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Deposition of inhaled nanoparticles is reduced in subjects with COPD and correlates with the extent of emphysema : Proof of concept for a novel diagnostic technique

Aaltonen, H. L. LU ; Jakobsson, J. K. LU ; Diaz, S. LU ; Zackrisson, S. LU ; Piitulainen, E. LU ; Löndahl, J. LU and Wollmer, P. LU (2018) In Clinical Physiology and Functional Imaging
Abstract

Background: The diagnosis of chronic obstructive pulmonary disease (COPD) is often based on spirometry, which is not sensitive to early emphysema. We have recently described a method for assessing distal airspace dimensions by measuring recovery of nanoparticles in exhaled air after a single-breath inhalation followed by breath-hold. Recovery refers to the non-deposited particle fraction. The aim of this study was to explore differences in the recovery of exhaled nanoparticles in subjects with COPD and never-smoking controls. A secondary aim was to determine whether recovery correlates with the extent of emphysema. Method: A total of 19 patients with COPD and 19 controls underwent three repeats of single-breath nanoparticle inhalation... (More)

Background: The diagnosis of chronic obstructive pulmonary disease (COPD) is often based on spirometry, which is not sensitive to early emphysema. We have recently described a method for assessing distal airspace dimensions by measuring recovery of nanoparticles in exhaled air after a single-breath inhalation followed by breath-hold. Recovery refers to the non-deposited particle fraction. The aim of this study was to explore differences in the recovery of exhaled nanoparticles in subjects with COPD and never-smoking controls. A secondary aim was to determine whether recovery correlates with the extent of emphysema. Method: A total of 19 patients with COPD and 19 controls underwent three repeats of single-breath nanoparticle inhalation followed by breath-hold. Particle concentrations in the inhaled aerosol, and in an alveolar sample exhaled after breath-hold, were measured to obtain recovery. Findings: The patients with COPD had a significantly higher mean recovery than controls, 0·128 ± 0·063 versus 0·074 ± 0·058; P = 0·010. Also, recovery correlated significantly with computed tomography (CT) densitometry variables (P<0·01) and diffusing capacity for carbon monoxide (DL,CO; P = 0·002). Interpretation: Higher recovery for emphysema patients, relative to controls, is explained by larger diffusion distances in enlarged distal airspaces. The nanoparticle inhalation method shows potential to be developed towards a tool to diagnose emphysema.

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author
organization
publishing date
type
Contribution to journal
publication status
epub
subject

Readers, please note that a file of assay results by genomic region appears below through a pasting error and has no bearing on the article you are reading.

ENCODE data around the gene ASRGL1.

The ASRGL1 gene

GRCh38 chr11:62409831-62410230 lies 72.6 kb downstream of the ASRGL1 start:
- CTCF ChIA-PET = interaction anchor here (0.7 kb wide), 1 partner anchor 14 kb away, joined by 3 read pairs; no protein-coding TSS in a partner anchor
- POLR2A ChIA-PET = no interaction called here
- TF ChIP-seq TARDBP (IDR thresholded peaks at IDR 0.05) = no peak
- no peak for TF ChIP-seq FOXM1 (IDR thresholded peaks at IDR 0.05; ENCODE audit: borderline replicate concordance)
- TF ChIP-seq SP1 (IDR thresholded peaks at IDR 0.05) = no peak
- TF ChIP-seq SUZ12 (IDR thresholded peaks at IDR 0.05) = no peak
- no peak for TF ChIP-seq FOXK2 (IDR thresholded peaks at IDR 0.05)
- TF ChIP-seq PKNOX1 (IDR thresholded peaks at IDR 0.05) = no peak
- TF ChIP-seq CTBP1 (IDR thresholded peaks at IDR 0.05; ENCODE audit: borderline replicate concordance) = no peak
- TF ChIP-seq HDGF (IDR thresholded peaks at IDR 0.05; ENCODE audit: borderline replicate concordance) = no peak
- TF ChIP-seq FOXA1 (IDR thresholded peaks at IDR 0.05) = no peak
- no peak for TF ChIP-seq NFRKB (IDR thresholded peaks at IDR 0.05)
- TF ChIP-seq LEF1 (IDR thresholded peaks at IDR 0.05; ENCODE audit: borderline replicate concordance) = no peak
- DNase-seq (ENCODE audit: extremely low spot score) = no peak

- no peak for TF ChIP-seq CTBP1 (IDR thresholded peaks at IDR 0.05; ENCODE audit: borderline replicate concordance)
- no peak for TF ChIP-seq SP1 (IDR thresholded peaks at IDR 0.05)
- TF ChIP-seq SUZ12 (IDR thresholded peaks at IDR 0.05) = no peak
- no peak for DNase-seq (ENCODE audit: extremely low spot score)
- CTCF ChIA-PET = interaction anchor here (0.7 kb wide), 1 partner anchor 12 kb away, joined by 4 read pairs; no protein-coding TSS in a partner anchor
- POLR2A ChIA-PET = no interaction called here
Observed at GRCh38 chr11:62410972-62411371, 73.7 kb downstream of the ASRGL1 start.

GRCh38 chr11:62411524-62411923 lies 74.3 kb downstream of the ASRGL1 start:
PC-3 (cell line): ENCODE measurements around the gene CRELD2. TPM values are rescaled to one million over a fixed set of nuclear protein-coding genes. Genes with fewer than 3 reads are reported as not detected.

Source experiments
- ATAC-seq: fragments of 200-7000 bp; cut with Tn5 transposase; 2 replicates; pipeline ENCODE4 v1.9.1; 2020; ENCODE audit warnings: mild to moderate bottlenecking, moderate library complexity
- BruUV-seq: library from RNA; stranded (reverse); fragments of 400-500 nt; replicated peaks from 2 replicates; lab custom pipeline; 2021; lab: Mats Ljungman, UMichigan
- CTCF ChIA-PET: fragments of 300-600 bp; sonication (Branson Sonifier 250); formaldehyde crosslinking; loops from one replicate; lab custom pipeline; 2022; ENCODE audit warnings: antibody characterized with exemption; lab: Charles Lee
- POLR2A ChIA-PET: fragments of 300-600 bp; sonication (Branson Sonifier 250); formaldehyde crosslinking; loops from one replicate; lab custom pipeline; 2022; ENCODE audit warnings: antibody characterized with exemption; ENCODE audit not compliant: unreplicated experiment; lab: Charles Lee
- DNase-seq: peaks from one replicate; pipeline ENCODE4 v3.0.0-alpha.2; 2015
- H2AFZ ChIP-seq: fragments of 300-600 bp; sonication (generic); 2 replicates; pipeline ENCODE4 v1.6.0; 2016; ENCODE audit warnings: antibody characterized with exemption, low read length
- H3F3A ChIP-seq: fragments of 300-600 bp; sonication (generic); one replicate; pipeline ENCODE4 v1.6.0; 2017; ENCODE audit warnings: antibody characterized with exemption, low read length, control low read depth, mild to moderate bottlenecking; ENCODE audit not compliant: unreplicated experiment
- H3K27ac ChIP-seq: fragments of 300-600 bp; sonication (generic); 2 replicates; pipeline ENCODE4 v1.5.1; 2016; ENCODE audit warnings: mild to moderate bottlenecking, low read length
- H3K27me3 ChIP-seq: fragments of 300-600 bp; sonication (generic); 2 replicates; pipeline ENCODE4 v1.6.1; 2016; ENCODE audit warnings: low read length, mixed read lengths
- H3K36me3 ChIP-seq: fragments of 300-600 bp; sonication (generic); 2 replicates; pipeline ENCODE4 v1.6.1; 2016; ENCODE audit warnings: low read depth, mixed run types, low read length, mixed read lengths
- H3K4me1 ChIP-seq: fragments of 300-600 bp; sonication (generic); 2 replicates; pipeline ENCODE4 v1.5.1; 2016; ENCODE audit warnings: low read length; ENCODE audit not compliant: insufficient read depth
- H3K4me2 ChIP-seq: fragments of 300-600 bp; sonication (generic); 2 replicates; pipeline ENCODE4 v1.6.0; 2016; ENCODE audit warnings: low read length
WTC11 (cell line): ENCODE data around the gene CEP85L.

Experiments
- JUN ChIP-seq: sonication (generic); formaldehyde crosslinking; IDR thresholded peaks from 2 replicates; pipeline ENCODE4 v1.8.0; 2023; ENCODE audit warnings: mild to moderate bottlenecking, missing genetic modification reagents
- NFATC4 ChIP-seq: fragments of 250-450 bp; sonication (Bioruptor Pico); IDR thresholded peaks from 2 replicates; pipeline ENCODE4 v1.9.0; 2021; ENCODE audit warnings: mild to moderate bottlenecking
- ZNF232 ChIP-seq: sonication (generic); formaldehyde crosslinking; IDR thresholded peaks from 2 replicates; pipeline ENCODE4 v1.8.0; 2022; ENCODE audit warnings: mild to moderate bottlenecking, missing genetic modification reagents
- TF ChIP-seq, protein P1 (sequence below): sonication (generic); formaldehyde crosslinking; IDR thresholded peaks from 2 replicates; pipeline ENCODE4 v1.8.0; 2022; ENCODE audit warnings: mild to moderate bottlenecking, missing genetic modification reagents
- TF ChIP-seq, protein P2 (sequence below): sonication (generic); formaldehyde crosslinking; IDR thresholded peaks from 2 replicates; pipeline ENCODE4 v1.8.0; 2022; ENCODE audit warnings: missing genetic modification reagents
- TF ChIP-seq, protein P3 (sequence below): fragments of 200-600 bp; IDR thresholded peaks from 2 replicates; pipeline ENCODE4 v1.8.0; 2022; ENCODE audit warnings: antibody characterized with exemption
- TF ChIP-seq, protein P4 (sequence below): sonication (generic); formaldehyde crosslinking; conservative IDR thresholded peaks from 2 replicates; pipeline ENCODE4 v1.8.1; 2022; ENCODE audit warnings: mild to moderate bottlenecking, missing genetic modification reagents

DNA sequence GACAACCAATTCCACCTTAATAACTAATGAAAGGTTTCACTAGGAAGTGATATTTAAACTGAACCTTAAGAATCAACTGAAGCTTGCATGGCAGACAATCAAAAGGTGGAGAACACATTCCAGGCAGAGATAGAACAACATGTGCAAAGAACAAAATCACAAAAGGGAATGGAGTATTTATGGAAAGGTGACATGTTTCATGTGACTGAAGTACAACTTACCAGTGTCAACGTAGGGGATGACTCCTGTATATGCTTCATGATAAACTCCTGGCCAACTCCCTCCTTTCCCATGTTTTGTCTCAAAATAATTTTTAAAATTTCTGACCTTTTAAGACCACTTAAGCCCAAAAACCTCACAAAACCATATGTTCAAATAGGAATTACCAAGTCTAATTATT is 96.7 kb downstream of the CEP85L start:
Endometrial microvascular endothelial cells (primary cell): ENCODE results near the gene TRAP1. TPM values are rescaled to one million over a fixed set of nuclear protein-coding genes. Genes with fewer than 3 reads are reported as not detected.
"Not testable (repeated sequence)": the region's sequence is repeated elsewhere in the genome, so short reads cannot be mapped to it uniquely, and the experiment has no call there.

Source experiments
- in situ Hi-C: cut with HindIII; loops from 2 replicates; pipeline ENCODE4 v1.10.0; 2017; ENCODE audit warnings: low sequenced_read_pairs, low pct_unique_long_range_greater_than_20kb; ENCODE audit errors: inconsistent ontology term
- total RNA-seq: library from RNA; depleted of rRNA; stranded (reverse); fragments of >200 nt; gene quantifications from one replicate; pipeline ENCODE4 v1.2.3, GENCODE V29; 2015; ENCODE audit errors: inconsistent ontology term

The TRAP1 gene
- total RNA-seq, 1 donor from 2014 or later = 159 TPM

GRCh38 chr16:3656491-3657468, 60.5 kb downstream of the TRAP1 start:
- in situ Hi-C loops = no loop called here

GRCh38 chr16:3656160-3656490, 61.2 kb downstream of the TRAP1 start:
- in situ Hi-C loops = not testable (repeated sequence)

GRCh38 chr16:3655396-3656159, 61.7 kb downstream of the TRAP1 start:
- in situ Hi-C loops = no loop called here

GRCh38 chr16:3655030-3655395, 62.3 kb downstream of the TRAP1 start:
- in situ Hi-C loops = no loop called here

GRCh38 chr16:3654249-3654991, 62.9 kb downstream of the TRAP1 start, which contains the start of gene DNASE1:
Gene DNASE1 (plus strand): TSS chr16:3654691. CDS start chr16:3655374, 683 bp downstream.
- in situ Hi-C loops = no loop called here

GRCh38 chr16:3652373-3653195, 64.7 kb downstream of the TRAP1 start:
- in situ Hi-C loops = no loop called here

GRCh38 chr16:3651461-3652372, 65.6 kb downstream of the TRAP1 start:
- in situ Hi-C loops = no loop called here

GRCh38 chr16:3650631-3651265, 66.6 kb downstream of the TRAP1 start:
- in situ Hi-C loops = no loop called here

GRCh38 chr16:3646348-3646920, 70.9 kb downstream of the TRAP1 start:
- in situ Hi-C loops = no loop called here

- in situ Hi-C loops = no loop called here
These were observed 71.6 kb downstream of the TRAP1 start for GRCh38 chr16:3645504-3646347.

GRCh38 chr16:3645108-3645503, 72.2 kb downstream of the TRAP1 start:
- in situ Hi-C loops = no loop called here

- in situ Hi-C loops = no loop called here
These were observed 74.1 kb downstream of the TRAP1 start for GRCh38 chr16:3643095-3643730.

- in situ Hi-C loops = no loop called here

keywords
AiDA, COPD, CT densitometry, Emphysema, Nanoparticles, Respiratory diagnostics
in
Clinical Physiology and Functional Imaging
publisher
Wiley Online Library
external identifiers
  • scopus:85045201899
ISSN
1475-0961
DOI
10.1111/cpf.12517
language
English
LU publication?
yes
id
57e5aa7a-5912-41bb-b090-3115e717dd58
date added to LUP
2018-04-23 11:05:43
date last changed
2018-10-03 10:22:54
@article{57e5aa7a-5912-41bb-b090-3115e717dd58,
  abstract     = {<p>Background: The diagnosis of chronic obstructive pulmonary disease (COPD) is often based on spirometry, which is not sensitive to early emphysema. We have recently described a method for assessing distal airspace dimensions by measuring recovery of nanoparticles in exhaled air after a single-breath inhalation followed by breath-hold. Recovery refers to the non-deposited particle fraction. The aim of this study was to explore differences in the recovery of exhaled nanoparticles in subjects with COPD and never-smoking controls. A secondary aim was to determine whether recovery correlates with the extent of emphysema. Method: A total of 19 patients with COPD and 19 controls underwent three repeats of single-breath nanoparticle inhalation followed by breath-hold. Particle concentrations in the inhaled aerosol, and in an alveolar sample exhaled after breath-hold, were measured to obtain recovery. Findings: The patients with COPD had a significantly higher mean recovery than controls, 0·128 ± 0·063 versus 0·074 ± 0·058; P = 0·010. Also, recovery correlated significantly with computed tomography (CT) densitometry variables (P&lt;0·01) and diffusing capacity for carbon monoxide (D<sub>L,CO</sub>; P = 0·002). Interpretation: Higher recovery for emphysema patients, relative to controls, is explained by larger diffusion distances in enlarged distal airspaces. The nanoparticle inhalation method shows potential to be developed towards a tool to diagnose emphysema.</p>},
  author       = {Aaltonen, H. L. and Jakobsson, J. K. and Diaz, S. and Zackrisson, S. and Piitulainen, E. and Löndahl, J. and Wollmer, P.},
  issn         = {1475-0961},
  keyword      = {AiDA,COPD,CT densitometry,Emphysema,Nanoparticles,Respiratory diagnostics},
  language     = {eng},
  month        = {04},
  publisher    = {Wiley Online Library},
  series       = {Clinical Physiology and Functional Imaging},
  title        = {Deposition of inhaled nanoparticles is reduced in subjects with COPD and correlates with the extent of emphysema : Proof of concept for a novel diagnostic technique},
  url          = {http://dx.doi.org/10.1111/cpf.12517},
  year         = {2018},
}